Intensive care doctors have described jolting awake at night and witnessing colleagues breaking down as they warned that specialist units are “not out of the woods” with coronavirus cases.
Despite a downward trend nationally in coronavirus cases and hospital admissions, consultant Dr Ben Attwood said intensive care units such as his at Warwick Hospital are yet to see the same level of reduction.
He told the PA news agency that staff will not be able to cope if policy-makers “take their eye off the ball” and remove restrictions too quickly.
Dr Attwood, 43, said the delay between transmission of Covid-19 and the deterioration of patients’ conditions means his hospital is still seeing people “who might have been infected in the Christmas period and just after”.
“It’s rare at the moment to get through a shift where a member of staff isn’t on the verge of or actually in tears. That’s really unusual,” said Dr Attwood, who is associate medical director at South Warwickshire NHS Foundation Trust.
“We absolutely are not out of the woods. Whilst it’s really tempting to say we can now take our eye off the ball, we absolutely can’t.
“If we lose our focus now and people start to let up – and I don’t just mean public, I mean government – we are in danger of just essentially Groundhog Day of lockdowns and cycles.
“I don’t think the NHS is ready to cope with that. I just don’t think there’s enough fuel in the tank.”
Another ICU doctor from London, who wished to remain anonymous, told PA: “We expect to remain full with high demand for at least the next few weeks.
“A lot more help is needed, especially in critical care. The last year has been utterly relentless, and the vast majority of us are experiencing effects on our mental health.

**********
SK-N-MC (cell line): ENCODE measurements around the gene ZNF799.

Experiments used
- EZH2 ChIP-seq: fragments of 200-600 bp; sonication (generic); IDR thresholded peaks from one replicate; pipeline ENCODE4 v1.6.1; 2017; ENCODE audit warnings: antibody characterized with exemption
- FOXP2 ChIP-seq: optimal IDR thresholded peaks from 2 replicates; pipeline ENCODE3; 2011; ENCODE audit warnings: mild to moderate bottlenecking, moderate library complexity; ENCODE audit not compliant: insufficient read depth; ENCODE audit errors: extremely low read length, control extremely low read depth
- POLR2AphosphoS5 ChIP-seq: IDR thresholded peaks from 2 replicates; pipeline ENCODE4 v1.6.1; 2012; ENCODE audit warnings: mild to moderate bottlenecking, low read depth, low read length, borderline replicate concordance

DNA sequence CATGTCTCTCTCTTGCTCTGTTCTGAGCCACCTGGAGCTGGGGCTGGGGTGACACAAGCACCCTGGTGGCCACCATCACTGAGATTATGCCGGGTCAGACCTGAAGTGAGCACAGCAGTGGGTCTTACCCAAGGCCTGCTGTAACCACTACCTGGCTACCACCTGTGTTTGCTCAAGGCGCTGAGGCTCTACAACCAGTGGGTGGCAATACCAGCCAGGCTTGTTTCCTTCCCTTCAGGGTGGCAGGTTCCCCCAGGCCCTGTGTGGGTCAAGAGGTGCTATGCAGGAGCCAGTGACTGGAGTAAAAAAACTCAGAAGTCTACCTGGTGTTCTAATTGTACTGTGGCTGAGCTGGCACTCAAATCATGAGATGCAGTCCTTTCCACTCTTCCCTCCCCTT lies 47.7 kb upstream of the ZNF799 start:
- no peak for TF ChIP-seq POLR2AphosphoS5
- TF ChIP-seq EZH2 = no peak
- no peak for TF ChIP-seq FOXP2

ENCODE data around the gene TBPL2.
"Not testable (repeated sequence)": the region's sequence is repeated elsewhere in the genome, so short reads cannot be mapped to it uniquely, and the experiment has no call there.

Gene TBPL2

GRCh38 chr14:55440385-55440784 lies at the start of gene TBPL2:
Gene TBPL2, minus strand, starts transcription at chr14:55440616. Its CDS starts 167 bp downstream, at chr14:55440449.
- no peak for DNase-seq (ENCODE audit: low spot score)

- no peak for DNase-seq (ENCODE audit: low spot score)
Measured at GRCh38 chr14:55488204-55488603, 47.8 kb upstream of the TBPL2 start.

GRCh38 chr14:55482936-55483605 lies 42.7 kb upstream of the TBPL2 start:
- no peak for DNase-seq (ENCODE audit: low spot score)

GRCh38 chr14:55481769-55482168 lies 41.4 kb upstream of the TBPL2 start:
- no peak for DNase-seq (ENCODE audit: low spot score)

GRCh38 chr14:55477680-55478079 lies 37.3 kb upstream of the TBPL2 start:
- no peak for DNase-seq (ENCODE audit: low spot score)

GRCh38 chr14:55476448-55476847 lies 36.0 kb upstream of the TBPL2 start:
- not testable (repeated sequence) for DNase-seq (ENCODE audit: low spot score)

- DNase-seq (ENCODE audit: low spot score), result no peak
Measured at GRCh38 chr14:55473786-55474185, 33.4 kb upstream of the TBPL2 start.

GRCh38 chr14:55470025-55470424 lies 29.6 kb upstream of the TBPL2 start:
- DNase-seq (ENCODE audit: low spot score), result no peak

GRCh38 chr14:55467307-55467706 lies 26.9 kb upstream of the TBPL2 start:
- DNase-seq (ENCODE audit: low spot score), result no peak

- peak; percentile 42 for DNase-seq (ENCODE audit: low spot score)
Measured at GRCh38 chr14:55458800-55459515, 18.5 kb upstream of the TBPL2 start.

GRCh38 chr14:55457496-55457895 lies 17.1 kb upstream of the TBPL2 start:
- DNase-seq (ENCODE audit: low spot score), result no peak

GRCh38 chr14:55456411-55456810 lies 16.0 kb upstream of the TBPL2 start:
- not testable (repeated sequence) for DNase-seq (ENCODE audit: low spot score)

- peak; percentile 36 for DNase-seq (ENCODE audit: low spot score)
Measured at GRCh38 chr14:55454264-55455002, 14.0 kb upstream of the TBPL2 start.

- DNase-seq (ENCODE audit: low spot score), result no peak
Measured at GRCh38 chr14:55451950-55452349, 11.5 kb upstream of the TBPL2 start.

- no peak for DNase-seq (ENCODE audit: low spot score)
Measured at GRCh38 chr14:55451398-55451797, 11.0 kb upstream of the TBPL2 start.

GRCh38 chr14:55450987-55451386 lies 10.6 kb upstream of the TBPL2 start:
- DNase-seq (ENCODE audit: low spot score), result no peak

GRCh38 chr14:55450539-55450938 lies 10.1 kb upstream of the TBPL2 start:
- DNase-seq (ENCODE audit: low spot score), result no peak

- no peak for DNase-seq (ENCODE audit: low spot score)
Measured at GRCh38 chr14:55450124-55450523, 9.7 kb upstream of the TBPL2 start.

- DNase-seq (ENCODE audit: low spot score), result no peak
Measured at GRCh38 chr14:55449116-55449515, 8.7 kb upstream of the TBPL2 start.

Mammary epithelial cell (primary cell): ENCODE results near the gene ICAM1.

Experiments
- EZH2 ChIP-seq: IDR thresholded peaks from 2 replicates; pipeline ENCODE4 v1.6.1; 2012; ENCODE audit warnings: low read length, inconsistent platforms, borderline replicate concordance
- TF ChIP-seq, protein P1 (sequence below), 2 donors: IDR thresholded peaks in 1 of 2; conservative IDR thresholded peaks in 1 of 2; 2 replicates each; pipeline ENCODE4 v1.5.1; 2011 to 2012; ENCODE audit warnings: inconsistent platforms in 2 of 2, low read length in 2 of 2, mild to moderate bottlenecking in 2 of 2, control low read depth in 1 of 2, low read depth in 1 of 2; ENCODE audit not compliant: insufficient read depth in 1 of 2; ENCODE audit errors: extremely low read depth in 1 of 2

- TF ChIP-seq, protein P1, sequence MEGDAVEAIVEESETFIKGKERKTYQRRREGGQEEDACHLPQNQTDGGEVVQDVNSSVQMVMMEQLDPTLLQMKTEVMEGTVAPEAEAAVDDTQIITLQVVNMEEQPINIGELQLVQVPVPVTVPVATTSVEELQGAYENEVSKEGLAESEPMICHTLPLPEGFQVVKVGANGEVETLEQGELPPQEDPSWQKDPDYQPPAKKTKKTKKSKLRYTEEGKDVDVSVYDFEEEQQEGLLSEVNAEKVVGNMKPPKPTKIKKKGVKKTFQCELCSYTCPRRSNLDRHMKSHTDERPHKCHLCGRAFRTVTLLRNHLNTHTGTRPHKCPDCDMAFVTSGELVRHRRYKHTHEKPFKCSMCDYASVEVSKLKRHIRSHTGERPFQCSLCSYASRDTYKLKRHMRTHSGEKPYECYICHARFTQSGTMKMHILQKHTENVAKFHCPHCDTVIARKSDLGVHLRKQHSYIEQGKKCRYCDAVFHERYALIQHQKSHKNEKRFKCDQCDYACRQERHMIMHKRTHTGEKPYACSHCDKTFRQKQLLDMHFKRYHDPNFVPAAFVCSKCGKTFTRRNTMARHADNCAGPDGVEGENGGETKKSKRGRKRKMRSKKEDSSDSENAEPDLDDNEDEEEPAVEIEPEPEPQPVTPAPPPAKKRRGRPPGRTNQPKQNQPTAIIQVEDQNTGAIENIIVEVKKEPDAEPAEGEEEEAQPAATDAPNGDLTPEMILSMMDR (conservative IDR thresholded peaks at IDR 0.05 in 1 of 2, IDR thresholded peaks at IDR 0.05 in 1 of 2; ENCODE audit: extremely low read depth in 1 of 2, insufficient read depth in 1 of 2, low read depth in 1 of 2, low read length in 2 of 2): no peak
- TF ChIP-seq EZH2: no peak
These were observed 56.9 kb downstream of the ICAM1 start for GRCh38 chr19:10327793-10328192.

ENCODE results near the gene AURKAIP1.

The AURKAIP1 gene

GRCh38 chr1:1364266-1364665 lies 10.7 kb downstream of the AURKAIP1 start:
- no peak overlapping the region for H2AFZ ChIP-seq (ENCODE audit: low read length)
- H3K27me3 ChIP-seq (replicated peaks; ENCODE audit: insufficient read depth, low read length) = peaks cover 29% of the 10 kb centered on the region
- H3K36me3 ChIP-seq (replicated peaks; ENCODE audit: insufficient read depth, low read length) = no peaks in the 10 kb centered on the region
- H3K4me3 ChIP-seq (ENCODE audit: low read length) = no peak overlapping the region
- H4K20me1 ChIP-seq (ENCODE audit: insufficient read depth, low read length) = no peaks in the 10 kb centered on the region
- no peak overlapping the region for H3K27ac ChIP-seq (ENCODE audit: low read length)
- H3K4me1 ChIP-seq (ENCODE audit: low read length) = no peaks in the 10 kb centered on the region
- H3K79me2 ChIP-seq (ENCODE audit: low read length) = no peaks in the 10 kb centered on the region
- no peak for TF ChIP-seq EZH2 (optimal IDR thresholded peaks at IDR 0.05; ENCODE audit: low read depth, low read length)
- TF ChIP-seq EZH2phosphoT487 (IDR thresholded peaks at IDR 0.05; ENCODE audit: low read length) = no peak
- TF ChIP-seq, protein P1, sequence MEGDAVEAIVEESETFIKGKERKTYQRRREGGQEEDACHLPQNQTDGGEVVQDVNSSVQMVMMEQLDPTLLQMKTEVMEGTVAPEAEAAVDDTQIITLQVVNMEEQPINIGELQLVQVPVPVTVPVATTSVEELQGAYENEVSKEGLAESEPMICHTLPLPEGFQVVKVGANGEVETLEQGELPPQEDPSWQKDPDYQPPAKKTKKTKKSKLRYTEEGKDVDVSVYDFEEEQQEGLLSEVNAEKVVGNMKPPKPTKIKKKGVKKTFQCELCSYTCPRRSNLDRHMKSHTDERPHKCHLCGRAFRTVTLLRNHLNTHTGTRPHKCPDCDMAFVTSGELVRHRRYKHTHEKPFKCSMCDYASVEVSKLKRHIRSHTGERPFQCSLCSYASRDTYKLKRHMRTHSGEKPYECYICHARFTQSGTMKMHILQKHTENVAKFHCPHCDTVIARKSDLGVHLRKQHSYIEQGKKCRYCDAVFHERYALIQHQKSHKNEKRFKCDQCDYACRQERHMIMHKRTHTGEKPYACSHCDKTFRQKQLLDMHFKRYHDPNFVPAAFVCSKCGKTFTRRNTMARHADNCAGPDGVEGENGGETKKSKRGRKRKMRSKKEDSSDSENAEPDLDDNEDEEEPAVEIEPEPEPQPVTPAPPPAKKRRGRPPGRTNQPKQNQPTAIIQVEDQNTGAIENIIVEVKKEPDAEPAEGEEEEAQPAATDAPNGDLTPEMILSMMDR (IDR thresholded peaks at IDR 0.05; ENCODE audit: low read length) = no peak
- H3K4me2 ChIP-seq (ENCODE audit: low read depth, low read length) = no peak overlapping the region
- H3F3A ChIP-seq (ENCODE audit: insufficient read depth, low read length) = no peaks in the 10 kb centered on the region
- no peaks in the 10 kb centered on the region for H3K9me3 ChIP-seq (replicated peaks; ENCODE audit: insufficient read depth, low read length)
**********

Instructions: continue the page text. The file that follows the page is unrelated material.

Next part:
“I’ve never had a single issue with stress, anxiety or anything like that and yet even I find myself waking up regularly in the night with jolts of adrenaline as if I’m still on the intensive care unit and there’s another emergency.”
As a smaller medical centre, Dr Attwood’s Warwick Hospital only had funding and staff to treat five critical care patients in 2019, but as with hospitals across the country it has doubled its capacity during the pandemic – treating as many as 13 at a time.
“In a larger hospital that would sound very small, but along with a small bed base you also have a very small nursing and medical staffing facility,” he said.
“If you’d said to me two years ago that (Warwick) would have more than double the actual physical number of beds available I’d have looked at you like it was madness.”
Dr Attwood said the difficulties staff are facing are exacerbated by the fact many have been redeployed to intensive care, but all staff are under intense strain.
He said colleagues are not being afforded the usual time and energy to recover from the trauma of their experiences in ICUs.
“Intensive care staff are in usual times incredibly well placed to deal with this and extremely professional, but I think this has taken its toll on everybody,” he said.
“The way in which nurses and medics normally can bounce back and deal with and start to process the enormity of what they’re doing usually involves debriefing either formally or informally.
“The trouble with this particular pandemic is there isn’t that opportunity.
“It can be as simple as having a cup of tea with somebody or meeting people informally (outside of work) – and of course we’re not allowed to do that.”